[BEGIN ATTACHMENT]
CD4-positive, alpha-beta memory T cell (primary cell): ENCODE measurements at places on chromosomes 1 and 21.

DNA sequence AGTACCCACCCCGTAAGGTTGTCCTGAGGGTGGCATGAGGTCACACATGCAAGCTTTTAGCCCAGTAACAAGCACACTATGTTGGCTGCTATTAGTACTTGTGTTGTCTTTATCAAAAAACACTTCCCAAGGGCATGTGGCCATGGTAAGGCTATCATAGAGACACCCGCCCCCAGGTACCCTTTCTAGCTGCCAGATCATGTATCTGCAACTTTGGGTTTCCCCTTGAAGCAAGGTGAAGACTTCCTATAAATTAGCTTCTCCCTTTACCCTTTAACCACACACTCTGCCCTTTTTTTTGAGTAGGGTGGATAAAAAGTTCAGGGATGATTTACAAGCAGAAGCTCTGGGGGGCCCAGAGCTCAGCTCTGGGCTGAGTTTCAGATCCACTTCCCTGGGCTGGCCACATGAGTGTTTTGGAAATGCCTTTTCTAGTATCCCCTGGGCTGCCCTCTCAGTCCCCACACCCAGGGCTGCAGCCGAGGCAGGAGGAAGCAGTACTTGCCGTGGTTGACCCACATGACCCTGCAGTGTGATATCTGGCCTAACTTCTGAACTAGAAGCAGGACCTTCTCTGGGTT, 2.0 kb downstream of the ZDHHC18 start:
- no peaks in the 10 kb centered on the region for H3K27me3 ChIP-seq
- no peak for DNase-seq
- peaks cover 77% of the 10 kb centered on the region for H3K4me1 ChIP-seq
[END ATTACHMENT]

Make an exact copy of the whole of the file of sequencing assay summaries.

CD4-positive, alpha-beta memory T cell (primary cell): ENCODE measurements at places on chromosomes 1 and 21.

DNA sequence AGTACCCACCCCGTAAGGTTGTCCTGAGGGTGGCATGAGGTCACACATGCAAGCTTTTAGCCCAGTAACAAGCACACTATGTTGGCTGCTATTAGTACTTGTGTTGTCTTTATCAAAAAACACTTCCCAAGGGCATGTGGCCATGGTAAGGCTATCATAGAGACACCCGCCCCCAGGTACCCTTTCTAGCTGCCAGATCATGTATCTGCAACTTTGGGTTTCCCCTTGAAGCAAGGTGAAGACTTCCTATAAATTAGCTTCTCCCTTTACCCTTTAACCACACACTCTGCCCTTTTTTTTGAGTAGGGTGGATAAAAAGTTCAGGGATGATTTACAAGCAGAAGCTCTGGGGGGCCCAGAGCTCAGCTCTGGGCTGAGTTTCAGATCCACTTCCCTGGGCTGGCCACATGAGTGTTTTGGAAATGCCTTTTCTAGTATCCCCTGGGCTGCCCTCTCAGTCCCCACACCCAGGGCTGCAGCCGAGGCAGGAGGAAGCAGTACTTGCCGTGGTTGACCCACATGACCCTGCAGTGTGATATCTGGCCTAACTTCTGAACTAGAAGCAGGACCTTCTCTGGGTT, 2.0 kb downstream of the ZDHHC18 start:
- no peaks in the 10 kb centered on the region for H3K27me3 ChIP-seq
- no peak for DNase-seq
- peaks cover 77% of the 10 kb centered on the region for H3K4me1 ChIP-seq